The coroners’ system has come under considerable scrutiny since 2003 culminating in the Government’s draft Bill for coroner reform (the Bill) published in June 2006 and a post-consultation report published by the Department for Constitutional Affairs. It was recognised that the current system is antiquated and perceived as not user friendly by those most affected by an inquest, namely the family of the deceased. An analysis of the proposed changes to the system follows.
Organisation of the new system
The coroners’ system will be headed nationally by a Chief Coroner who will be responsible for training, responding to complaints and hearing appeals. He will be supported by 60 – 65 full time legally qualified coroners who will continue to be appointed and funded by Local Authorities.
The Coronial Advisory Council will provide advice and make recommendations to the Chief Coroner and the Lord Chancellor on policy and operational matters. It is intended that the Council will include members of the public who have had dealings with the service. A charter for bereaved people will provide guidance for bereaved people, including their rights and roles, during coroner investigations and inquests.
The coroner’s duties
The Bill separates the coroner’s duty to investigate a death and a duty to hold an inquest. The inquest is seen as the final part of the whole investigation process.
A senior coroner must conduct an investigation into the death of a person if the coroner has reasonable cause to suspect that:
- The deceased died a violent or unnatural death.
- The cause of death is unknown.
- The deceased died whilst in prison or otherwise lawfully detained in custody e.g. in police custody.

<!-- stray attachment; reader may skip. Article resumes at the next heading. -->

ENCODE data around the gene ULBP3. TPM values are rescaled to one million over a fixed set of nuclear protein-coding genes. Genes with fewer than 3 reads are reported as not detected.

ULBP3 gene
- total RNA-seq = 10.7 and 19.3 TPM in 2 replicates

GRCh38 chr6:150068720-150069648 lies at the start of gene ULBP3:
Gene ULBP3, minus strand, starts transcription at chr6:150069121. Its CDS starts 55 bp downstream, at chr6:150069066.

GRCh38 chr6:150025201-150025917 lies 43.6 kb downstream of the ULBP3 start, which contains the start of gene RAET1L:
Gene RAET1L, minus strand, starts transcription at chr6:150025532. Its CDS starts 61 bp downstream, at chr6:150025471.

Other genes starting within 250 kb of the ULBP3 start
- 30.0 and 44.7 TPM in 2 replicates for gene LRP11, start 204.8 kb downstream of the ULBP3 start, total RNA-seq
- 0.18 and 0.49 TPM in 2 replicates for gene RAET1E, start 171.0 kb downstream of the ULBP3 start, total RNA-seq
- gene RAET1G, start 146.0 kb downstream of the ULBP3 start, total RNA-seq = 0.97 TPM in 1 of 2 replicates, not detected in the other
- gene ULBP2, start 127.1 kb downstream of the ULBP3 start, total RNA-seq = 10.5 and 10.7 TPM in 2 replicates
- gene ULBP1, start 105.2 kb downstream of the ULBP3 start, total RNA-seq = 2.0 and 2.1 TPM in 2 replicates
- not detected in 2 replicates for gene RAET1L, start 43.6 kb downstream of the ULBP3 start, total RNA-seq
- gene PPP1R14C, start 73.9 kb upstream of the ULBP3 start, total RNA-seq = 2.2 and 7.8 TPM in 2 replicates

A senior coroner must conduct an inquest as part of the investigation unless the coroner has reason to discontinue the investigation.
The purpose of the investigation remains the same, namely to ascertain, who the deceased was, when, where and by what means by which he came by his death and for the purposes of Article 2 of the European Convention on Human Rights (relating to cases involving agents of the state) the purpose of the investigation is extended to ascertaining in what circumstances the deceased came by his death. It is intended to give coroners a new statutory power of entry, search and seizure which is to take the form of written permission from the Chief Coroner. The coroner will also have the power to require a witness to sign a written statement and to compel attendance at the inquest and to produce documents. There are concerns as to how those powers will be implemented in practice, in particular how they will interact with the Police and Criminal Evidence Act (PACE) and the Health and Safety at Work Act.
Outcome of the investigation
The provision requiring that a verdict may not be framed in such a way as to appear to determine any question of criminal or civil liability on the part of a named person is preserved.
A senior coroner who believes that action should be taken to prevent the reoccurrence of similar fatalities to that which is the subject of the investigation may report the matter to: